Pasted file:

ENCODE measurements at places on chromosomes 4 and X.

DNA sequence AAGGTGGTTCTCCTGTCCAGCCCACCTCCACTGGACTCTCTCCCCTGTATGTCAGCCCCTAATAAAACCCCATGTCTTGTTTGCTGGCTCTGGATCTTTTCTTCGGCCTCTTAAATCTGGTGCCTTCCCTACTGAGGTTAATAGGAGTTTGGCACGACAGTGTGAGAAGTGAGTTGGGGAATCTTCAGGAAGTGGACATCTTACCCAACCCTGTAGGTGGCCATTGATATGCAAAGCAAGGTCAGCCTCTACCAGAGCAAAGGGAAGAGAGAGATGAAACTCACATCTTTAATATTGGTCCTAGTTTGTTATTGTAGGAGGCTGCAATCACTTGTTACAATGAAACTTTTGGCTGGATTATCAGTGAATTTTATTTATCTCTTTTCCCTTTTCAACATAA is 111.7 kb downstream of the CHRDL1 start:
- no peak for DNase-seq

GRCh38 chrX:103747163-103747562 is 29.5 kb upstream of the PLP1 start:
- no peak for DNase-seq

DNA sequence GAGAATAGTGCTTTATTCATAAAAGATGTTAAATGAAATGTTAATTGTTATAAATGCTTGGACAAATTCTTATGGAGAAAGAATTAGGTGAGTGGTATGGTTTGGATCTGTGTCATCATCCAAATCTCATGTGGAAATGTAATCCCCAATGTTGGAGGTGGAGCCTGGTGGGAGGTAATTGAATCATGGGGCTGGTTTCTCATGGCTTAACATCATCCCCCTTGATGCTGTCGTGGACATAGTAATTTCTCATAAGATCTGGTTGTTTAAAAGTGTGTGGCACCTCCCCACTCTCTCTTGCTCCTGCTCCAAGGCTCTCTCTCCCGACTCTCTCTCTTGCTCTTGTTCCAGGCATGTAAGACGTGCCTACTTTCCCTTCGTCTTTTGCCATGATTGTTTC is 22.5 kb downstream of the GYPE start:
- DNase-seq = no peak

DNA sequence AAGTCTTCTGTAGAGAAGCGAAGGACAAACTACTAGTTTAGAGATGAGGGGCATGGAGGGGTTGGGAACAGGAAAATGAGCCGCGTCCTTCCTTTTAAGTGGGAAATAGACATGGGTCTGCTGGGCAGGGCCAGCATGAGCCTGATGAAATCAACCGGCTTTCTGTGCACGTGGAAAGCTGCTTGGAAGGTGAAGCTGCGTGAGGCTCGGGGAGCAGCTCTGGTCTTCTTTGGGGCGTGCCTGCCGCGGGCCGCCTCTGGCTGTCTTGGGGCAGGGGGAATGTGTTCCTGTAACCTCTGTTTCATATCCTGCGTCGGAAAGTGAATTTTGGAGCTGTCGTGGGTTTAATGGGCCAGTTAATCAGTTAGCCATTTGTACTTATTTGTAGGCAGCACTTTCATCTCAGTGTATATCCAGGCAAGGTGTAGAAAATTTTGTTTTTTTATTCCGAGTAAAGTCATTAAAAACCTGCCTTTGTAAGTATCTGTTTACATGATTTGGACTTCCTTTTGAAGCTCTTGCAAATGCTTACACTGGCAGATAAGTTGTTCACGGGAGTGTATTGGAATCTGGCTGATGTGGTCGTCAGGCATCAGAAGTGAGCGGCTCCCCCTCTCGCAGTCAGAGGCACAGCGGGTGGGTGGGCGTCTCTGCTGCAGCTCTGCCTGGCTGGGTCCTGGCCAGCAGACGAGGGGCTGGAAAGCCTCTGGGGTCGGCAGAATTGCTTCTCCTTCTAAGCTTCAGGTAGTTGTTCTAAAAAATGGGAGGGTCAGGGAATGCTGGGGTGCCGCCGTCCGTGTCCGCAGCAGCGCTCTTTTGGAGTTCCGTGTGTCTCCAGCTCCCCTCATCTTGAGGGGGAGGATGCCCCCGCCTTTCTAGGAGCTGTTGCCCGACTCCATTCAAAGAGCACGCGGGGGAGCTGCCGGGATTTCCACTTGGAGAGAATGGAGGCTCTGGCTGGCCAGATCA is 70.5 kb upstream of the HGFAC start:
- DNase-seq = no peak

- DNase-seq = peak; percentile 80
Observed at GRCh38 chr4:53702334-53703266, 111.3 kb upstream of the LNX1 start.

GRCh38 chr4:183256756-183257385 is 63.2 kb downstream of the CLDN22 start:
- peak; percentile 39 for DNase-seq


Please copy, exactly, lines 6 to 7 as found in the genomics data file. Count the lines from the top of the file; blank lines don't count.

DNA sequence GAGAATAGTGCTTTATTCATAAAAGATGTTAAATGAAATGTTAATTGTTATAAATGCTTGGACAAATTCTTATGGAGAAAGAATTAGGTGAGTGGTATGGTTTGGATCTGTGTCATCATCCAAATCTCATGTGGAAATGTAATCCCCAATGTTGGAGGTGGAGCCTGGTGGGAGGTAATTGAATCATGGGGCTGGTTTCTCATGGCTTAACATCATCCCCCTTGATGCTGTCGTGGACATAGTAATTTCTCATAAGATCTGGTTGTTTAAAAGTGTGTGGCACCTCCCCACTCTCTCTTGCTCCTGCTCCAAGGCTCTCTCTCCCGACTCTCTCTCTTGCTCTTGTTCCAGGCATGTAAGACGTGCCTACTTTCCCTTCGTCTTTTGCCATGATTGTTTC is 22.5 kb downstream of the GYPE start:
- DNase-seq = no peak